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Ecological transition or genuine technological revolution?

Ecological transition or genuine technological revolution?

The crisis in the supply of microprocessors and raw materials and the consequent and unexpected increase in their prices which began starting from 2021 has required, and still requires, the development of intelligent solutions necessary for finding valid alternatives to, and therefore the replacement of, components today considered critical.   

The rapid validation of alternative solutions, with accelerated functional tests, will have to be one of the principle strategic activities of every industry with the aim of finding components useful for improving environmental impact and for facing unstable supplies from distant countries, in this way avoiding line stoppages and improving the ecological footprint of production.

Sustainable mobility is able to guarantee the production of vehicles that produce increasingly less pollution thanks to sophisticated and complex gas treatment devices, as well as hybridisation, electrification and the development of new full-electric vehicles. The growing technological complexity is causing in fact, a general increase in the prices of electronic components and the raw materials necessary to produce them, from finished semiconductors to lithium, cobalt, copper and aluminium. As a result, industry will have to react by continually seeking better, more secure, ecological and economic materials, thanks to the work and commitment of research centres and consultancy firms like Reinova.

Lithium or sodium batteries?

The example of lithium is striking: it’s a metal found today in every rechargeable battery for smartphones, tablets and electric vehicles. The possible shortage, however, of lithium mining capacity could put a strain on future supplies in all the application sectors of this metal, found mainly in Australia, Chile and Bolivia.

In actual fact, it appears that there are already alternatives to lithium, such as sodium, a component extracted from sea salt and from sodium chloride, but is seems that a number of years are needed before being able to start mass production of batteries made with this element.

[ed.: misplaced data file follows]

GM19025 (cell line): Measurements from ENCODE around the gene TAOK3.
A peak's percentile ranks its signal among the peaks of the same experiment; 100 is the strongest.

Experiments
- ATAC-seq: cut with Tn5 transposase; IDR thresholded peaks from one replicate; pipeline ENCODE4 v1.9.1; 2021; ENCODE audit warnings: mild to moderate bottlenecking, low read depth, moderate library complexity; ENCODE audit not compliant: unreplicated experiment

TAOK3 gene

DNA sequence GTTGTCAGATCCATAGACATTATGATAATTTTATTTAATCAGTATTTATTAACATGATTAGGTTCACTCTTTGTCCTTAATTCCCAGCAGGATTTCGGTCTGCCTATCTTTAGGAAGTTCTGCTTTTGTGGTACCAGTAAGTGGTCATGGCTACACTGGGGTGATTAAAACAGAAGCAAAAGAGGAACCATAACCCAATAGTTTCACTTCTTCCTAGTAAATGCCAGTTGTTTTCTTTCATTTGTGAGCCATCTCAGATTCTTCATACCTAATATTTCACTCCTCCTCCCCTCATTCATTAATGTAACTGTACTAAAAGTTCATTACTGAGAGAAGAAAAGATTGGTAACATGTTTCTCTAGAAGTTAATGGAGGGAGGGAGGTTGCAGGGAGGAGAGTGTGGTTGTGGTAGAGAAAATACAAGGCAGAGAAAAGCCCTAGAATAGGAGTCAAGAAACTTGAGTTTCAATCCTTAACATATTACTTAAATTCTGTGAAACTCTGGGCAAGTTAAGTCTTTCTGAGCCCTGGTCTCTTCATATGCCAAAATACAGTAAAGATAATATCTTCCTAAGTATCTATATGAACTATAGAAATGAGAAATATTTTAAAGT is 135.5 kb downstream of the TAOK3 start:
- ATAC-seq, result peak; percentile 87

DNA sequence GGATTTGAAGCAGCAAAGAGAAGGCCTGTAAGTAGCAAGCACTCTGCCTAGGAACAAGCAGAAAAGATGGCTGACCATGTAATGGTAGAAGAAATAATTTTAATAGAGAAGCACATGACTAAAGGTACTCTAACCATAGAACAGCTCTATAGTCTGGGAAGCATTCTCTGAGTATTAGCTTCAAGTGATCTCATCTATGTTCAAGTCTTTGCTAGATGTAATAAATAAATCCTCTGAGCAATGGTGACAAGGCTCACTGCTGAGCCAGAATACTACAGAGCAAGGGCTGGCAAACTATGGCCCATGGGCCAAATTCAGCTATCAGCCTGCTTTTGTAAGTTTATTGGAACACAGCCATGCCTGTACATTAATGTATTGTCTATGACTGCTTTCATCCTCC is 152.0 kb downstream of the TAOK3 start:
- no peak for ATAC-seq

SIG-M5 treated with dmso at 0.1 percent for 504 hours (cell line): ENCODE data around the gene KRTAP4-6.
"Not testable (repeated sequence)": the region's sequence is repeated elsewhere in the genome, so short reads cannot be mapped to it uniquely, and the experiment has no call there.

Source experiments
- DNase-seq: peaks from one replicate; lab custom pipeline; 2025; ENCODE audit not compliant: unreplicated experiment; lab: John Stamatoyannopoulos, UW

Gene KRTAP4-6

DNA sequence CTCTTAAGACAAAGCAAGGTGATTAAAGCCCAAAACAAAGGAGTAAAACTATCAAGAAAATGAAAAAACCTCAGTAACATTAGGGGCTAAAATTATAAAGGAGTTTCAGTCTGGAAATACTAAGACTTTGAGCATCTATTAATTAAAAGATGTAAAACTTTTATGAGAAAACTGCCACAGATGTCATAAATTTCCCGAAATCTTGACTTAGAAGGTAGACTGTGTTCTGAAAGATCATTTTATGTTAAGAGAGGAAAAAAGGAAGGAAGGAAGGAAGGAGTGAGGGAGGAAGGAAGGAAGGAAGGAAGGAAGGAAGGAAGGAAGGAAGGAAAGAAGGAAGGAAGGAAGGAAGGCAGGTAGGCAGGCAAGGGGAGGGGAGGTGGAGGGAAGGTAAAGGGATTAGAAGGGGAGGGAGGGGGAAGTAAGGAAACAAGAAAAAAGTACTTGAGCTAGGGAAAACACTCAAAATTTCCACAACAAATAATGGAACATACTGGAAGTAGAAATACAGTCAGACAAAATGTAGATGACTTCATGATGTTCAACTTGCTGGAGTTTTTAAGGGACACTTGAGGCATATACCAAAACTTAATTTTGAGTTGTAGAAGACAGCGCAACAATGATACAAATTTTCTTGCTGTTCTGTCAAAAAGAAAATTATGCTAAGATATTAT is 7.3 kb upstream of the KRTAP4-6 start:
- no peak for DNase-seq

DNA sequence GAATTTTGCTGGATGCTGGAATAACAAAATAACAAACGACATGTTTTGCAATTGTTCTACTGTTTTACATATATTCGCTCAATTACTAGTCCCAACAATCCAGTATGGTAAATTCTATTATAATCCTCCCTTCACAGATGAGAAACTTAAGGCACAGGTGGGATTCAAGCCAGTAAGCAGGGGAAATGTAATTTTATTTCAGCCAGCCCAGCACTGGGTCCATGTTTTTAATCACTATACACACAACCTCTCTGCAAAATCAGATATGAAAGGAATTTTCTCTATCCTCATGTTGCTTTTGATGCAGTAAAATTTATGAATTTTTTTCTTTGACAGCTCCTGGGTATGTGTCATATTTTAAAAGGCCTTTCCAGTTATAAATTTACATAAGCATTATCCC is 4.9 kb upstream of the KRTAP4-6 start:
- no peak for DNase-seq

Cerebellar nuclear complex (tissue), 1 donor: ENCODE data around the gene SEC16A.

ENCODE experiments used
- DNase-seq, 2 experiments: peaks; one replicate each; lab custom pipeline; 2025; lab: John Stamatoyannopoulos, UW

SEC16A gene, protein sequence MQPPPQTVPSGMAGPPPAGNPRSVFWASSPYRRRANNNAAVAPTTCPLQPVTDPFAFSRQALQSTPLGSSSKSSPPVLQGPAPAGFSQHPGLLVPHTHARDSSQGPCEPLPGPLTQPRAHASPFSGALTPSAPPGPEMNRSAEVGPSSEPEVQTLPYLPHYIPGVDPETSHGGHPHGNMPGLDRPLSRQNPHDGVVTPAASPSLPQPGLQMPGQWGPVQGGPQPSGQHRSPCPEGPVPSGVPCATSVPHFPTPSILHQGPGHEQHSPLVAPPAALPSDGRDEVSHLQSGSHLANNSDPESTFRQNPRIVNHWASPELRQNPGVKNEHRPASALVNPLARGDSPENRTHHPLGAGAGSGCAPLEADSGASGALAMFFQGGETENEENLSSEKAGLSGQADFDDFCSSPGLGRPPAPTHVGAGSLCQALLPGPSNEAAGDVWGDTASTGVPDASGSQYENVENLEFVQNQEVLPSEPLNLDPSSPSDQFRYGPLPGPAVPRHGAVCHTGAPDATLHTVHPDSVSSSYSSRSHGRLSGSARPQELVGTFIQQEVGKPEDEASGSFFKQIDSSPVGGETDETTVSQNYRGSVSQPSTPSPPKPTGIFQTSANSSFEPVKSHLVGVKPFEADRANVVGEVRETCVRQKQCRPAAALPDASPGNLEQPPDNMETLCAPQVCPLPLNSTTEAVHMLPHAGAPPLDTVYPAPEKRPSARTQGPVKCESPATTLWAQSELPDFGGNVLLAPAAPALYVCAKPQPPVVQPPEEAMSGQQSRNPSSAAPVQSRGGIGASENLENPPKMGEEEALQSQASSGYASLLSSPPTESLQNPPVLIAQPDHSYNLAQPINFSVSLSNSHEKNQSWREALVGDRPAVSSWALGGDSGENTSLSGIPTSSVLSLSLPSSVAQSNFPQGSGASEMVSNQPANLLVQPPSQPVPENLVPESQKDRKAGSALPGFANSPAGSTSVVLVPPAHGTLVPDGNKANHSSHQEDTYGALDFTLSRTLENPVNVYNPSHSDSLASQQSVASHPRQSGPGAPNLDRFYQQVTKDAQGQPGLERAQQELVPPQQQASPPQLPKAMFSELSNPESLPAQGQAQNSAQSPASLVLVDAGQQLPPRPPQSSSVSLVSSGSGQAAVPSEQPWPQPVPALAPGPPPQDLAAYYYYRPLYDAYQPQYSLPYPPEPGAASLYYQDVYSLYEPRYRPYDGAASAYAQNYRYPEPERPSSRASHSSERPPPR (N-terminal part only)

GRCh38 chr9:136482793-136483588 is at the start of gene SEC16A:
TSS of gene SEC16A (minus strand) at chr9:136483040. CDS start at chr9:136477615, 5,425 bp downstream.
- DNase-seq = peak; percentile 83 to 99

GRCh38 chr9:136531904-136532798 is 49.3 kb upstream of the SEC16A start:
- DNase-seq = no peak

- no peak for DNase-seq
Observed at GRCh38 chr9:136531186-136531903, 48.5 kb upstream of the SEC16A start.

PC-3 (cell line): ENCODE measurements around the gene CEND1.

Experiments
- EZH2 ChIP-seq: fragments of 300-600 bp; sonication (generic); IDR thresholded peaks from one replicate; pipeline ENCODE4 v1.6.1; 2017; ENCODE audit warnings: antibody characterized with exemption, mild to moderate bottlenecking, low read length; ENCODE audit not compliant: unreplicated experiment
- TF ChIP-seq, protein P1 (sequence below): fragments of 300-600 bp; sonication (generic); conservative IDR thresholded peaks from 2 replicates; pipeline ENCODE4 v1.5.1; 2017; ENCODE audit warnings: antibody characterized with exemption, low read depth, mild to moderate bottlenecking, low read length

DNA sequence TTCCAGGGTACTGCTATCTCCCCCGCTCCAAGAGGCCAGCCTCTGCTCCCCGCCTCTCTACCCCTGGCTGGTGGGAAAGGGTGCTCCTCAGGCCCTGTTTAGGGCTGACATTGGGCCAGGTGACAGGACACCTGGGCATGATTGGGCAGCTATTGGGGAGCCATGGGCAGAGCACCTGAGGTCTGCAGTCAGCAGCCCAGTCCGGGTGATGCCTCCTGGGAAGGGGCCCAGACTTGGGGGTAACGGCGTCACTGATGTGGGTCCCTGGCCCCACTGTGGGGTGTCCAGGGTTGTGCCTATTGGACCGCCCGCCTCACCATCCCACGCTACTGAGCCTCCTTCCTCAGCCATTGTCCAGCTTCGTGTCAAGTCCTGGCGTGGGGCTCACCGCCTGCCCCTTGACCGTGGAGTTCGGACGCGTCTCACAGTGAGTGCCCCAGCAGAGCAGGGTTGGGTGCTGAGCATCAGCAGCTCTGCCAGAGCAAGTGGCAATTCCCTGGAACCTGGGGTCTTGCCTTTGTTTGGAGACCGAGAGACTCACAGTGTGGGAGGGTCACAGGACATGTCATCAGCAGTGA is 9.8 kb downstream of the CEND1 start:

Technological innovation is crucial

A technological innovation that can make up for the lack of raw materials necessary or the production of rechargeable batteries already, in fact, exists: with the recent 850V recharging process, it is possible to add around 100 km of autonomy to an electric vehicle in only 5 minutes of charging, thus allowing for smaller, less costly and lighter batteries to be transported. This would make electric vehicles more efficient and able to consume less energy to carry the significant weight of the batteries, currently still too big.

The main reason, in fact, for installing large-size lithium batteries in today’s electric cars is perhaps associated with the search for an autonomy similar to vehicles with diesel or petrol endothermic propulsion. While, on the one hand, this would meet the customer’s request in relation to recharging anxieties, it does not, on the other hand, however, take account of the increase in the price of electric vehicles that this causes, a price that is directly correlated to the procurement cost of lithium (calibrated according to the weight).

Benchmark Mineral Intelligence, the analysis and prices company, estimates that prices of lithium carbonate could increase by at least 16% and consequently also of costs of production of the batteries, especially those intended for the mass market.    

Today, the other extremely important raw material for the production of rechargeable batteries is cobalt, extracted largely in the mines of the Democratic Republic of Congo, one of the most economically and politically unstable African countries where the mining companies are accused of serious violations of human rights.

Its rarity and the bad reputation of the geographic area where this metal is extracted have provoked an understandable reaction of technological innovation, such as to already lead Panasonic and Samsung to produce the first batteries without cobalt for the largest producer of electric cars, Tesla.

In addition, batteries without cobalt are also considered as safer, even though today they still have a lower autonomy. It is expected that, in the next few years, LFP (lithium-iron-phosphorus) batteries will be increasingly used for electric vehicles, especially were a high autonomy is not required.

In conclusion, the difficulty in obtaining lithium and cobalt (but also aluminium and copper) is driving the research and development of alternative technological solutions that reduce production prices on the one hand, and on the other hand make the supply chain more stable through the use of safe materials with low environmental impact, and which are common and not rare, without excluding recycled materials. 

This is one of the reasons why Reinova supports its partners in the continual search of safe technical solutions which are not only economically advantageous but, above all, environmentally sustainable.